Retaliation: Not in my Coast Guard
Posted by LT Katie Braynard, Monday, May 18, 2015
Written by Rear Adm. Peter Gautier
This morning, Human Rights Watch released a report titled “Embattled: Retaliation Against Sexual Assault Survivors in the US Military.” The report contains findings based on Human Rights Watch’s independent research into retaliation against sexual assault victims and includes a number of recommendations to Congress and the military on ways we can better protect reporting victims. Many of these recommendations are either in the process of being implemented or considered by Congress, the Secretary of Defense, and the Coast Guard. The rest will certainly be reviewed.
In June 2014, the Commandant of the Coast Guard issued ALCOAST281/14: MILITARY WHISTLEBLOWER PROTECTION, a lawful order that prohibits retaliation. In it, retaliation against a military member is defined as one of the following actions taken because that member, either formally or informally, reported a criminal offense:
1. Taking or threatening to take an unfavorable or adverse personnel action, or withholding or threatening to withhold a favorable personnel action,
2. Ostracism, which is the exclusion from social acceptance, privilege, or friendship with the intent to discourage that individual from reporting a criminal offense or otherwise discourage the due administration of justice, or
3. Maltreatment, which is treatment by peers or by other persons, that, when viewed objectively under all the circumstances, is abusive or otherwise unwarranted, unjustified, and unnecessary for any lawful purpose that is done with the intent to discourage reporting of a criminal offense or otherwise discourage the due administration of justice and that results in physical or mental harm or suffering, or reasonably could have caused physical or mental harm or suffering. Maltreatment does not require a senior-subordinate relationship as is required for maltreatment under Article 93, UCMJ.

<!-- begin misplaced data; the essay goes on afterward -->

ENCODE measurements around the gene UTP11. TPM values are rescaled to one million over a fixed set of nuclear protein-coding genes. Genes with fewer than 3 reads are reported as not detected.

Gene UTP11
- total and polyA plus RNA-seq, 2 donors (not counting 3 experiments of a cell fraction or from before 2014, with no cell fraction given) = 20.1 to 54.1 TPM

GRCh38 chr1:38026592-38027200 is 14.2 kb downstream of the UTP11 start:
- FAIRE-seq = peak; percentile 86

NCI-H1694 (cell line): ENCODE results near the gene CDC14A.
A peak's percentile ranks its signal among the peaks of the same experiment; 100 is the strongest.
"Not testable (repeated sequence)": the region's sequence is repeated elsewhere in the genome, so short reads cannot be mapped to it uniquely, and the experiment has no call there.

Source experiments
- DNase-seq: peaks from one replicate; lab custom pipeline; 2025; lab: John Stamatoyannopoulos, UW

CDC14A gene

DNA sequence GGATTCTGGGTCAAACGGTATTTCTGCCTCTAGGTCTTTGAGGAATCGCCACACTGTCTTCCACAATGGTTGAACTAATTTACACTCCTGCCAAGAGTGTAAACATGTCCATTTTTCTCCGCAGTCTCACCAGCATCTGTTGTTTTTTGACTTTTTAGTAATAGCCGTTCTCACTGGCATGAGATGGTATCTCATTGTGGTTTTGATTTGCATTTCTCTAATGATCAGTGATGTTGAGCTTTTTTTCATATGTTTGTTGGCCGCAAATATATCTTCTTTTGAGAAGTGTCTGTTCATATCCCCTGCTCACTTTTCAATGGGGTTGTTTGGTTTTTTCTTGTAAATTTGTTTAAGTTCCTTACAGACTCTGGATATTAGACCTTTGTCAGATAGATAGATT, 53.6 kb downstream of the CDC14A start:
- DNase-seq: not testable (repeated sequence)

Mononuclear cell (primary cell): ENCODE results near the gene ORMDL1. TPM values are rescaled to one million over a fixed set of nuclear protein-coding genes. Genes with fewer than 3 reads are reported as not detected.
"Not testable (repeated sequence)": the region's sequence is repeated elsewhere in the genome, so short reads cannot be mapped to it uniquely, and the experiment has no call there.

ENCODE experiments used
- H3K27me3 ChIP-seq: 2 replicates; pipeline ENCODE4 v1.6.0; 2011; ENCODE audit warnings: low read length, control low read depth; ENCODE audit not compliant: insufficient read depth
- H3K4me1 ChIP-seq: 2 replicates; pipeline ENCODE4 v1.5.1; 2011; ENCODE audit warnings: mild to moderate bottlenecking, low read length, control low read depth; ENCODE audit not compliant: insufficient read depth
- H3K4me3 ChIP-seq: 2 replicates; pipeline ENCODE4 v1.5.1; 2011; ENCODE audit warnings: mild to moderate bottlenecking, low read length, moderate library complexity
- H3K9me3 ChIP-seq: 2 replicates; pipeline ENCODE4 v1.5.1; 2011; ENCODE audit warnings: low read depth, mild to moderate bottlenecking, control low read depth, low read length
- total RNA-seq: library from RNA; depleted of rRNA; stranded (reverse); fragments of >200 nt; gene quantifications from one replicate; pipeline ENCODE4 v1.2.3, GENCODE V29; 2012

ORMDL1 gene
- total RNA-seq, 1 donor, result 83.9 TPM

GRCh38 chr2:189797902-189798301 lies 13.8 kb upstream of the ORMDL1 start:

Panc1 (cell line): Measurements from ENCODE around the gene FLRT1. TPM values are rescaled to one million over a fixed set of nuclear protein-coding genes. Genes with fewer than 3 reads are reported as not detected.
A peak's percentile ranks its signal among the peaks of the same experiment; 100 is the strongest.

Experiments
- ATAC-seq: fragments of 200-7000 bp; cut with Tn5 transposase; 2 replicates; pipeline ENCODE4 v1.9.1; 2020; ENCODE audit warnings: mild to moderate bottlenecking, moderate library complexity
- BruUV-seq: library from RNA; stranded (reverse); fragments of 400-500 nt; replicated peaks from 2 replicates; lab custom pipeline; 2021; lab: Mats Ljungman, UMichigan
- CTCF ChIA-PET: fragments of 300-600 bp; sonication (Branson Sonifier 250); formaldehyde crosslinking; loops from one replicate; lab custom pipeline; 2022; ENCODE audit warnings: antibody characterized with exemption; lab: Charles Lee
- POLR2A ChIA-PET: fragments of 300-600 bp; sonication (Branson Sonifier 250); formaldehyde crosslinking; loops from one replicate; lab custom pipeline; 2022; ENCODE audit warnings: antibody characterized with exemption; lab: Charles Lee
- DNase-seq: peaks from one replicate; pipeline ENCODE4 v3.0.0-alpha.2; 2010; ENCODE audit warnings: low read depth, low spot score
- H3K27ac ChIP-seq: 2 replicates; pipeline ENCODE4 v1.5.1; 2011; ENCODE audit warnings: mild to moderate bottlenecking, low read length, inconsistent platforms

Retaliation against reporting victims of sexual assault is a barrier to transforming our culture. It is also contrary to our duty to people – retaliation has very real impacts on the personal well-being of a victim and can damage an otherwise promising military career. If you are a victim of retaliation or witness to it, you should immediately report this behavior to the Coast Guard Investigative Service.
The Coast Guard applauds Human Rights Watch for bringing attention to the concerted effort the Coast Guard and the rest of the military services have made to drive sexual assault and the behaviors that enable it from our ranks. We also thank them for validating the importance of addressing retaliation against reporting victims of sexual assault. Retaliation negatively impacts individuals and the units they serve in. Furthermore, cultures inhospitable to sexual assault must also be inhospitable to retaliation.
It is always worth reinforcing that sexual assault is a crime that undermines the core values of our service. We have an enduring leadership commitment at every level to protect our people and to preserve the confidence of our members and the American people. The United States Coast Guard is committed to building and maintaining an environment inhospitable to sexual assault and the behaviors that enable it – like hazing and harassing which create an environment which devalues certain members of the service.
Rear Adm. Peter Gautier
U.S. Coast Guard
Director, Governmental and Public Affairs
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